## Wednesday, October 11, 2017

### Morning Routine with Math

This is a bit different than some of the other posts in this blog, and it might not be for everyone! My usual routine in the morning is to drink my coffee (of course), read articles and do some KenKen on the NY Times website. For those of you who have never done a KenKen puzzle, it's a puzzle that calls on your skills with the basic operations, addition, subtraction, multiplication, and division. Numbers cannot repeat in rows or columns, and you must complete whatever arithmetic lies in the bolded boxes.

Anyway, I thought one day that it'd be a good idea to share part of the routine with my students. To some, it was boring and they didn't care much for it. One morning I would teach the class how to complete a KenKen puzzle, and as they walk in to class every day I would have printed copies of a daily KenKen puzzle printed from the NY Times website. It wasn't mandatory, but students knew that if they sat down they should have something to work on or read. It got more and more popular and students would end up racing each other (and me, foolishly..ha). I feel this is a good way to keep the mind sharp and wakes people up in the morning. I've done this routine with Science classes as well! It pushes students to practice their basic operations and can really challenge them if they choose to do a 6x6 medium or hard puzzle. I recommend it to anyone who's never done it! The link is in the first paragraph. Cheers!

1. Hello,
Thanks for sharing. I have never heard of KenKen. But I do like that it can be used every morning to wake students up and get their brain going. It is a little different then a traditional classroom in which students would walk in and write in their journals or get something to read. I am going to try one of these tomorrow morning myself. I am teaching at an elementary level right now math and science. What is the age appropriate for this puzzle.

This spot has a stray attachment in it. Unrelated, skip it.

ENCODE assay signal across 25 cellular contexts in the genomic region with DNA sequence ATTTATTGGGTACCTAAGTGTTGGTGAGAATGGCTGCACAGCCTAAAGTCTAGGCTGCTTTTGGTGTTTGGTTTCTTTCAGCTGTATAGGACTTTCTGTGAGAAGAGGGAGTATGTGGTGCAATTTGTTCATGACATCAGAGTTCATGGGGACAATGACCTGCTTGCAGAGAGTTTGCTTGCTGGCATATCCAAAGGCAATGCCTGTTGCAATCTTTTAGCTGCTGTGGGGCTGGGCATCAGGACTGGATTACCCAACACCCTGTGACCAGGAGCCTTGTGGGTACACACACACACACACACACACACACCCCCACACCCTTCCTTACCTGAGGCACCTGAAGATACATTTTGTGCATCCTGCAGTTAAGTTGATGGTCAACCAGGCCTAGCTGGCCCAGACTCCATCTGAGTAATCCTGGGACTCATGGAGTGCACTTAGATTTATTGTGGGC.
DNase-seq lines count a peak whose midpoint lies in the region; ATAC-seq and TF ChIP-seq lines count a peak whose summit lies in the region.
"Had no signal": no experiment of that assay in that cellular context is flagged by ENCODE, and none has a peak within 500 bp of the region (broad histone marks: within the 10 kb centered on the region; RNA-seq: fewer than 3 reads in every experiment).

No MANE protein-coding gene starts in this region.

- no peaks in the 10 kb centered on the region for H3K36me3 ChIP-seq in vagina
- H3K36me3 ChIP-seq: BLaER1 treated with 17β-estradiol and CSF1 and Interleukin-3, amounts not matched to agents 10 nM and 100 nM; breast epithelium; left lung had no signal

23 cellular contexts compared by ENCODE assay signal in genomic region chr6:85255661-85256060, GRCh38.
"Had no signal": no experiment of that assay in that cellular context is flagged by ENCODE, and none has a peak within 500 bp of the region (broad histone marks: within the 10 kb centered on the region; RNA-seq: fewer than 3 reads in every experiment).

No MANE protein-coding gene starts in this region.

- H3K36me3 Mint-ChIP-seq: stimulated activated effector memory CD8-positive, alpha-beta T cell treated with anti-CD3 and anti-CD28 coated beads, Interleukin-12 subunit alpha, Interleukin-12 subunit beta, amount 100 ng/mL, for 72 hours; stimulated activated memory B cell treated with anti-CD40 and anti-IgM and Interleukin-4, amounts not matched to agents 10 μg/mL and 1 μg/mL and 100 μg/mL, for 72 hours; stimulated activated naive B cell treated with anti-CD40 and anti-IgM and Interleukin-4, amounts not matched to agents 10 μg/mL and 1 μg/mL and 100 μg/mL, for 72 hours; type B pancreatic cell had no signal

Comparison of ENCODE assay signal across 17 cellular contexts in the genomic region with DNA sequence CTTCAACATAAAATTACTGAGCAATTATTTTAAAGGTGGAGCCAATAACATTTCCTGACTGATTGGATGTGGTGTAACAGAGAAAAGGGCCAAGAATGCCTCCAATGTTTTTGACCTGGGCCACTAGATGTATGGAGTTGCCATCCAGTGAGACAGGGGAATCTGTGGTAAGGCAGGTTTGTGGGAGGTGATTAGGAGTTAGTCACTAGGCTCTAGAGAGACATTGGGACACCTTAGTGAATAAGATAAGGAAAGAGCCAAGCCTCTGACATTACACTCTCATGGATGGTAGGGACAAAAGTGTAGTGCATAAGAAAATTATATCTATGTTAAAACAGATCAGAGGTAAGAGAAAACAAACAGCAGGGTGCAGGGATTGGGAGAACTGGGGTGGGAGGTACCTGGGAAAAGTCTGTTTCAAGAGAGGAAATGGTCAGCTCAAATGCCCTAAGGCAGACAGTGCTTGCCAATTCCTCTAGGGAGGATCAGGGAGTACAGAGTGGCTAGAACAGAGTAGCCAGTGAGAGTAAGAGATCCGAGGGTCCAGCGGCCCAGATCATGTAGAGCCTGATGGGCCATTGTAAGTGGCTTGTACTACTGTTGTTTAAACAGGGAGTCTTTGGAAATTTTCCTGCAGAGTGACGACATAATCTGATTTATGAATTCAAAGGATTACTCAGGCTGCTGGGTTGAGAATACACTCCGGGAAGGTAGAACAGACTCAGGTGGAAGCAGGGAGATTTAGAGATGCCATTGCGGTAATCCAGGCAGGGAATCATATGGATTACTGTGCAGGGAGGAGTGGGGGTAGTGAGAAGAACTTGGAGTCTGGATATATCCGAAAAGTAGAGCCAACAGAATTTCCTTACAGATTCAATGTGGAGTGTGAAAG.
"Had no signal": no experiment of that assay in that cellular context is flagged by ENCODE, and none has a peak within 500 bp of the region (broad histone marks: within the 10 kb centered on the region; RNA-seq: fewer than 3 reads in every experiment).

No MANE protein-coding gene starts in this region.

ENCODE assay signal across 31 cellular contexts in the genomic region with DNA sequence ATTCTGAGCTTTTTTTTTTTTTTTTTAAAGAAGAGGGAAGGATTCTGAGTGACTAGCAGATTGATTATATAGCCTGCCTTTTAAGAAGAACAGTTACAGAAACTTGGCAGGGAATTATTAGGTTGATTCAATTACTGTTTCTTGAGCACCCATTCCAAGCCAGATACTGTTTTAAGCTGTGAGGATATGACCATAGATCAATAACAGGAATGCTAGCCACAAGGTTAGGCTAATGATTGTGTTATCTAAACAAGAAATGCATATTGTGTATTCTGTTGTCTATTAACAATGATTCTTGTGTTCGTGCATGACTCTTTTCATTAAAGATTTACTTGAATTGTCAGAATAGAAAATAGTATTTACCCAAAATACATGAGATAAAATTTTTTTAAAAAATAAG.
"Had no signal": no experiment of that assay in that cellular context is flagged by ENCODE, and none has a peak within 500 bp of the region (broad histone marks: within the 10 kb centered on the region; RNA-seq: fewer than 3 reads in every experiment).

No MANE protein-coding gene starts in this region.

1. Hey Abdul,

It's a great way to get the mind working early in the morning. I know when I pair KenKen with coffee, I'm usually good to go! As for the appropriate level, I'd say the 4x4 easy should be okay for grades 7/8. I taught grade 10 math, and it took students a good 15-20 minutes to complete the 6x6 easy (with some hints). I've also finished classes off with KenKen by displaying it on the projector and helping students. I've found with students (and even with myself) that they get quicker with their operations and tend to be sharper and participate more in class.

2. I just tried some KenKen puzzles with coffee this morning. It's new and interesting! I will print a few and carry them with me today. It's a good puzzle including four different operations and perfect for training students' mental math skills. Thanks for sharing!

Sounds good, Ill have to try it. Reminds me of when I used Sudokus for students to work on before the bell and after they complete their work.

You mentioned they raced each other and it increased interest, just wondering if anybody else has suggestions as to other motivating strategies here? A couple I use for things like this where you don't give marks out but want them to complete is barter for computer time. So if a particular finishes x, then he can do y. Public praise works well for one of my girls, as long I mention how good she's doing, she keeps going!

1. Hello hello,

Sudoku and KenKen work the same way in my opinion. I do like KenKen a bit more because of the operations that are practiced, whereas Sudoku only challenges students on placement of numbers. One strategy I used to increase participation in summer school is giving free time to students who try the puzzle and beat me in the "race". If every student participates and completes the puzzle, and only one student beats my time, everyone gets 5-10 minutes of free time at the end of the day. Granted, summer school was 6.5 hours of the same course in 95 degree weather, but I feel something along those lines would work during mainstream schooling.

Thanks for the comment Mr. B.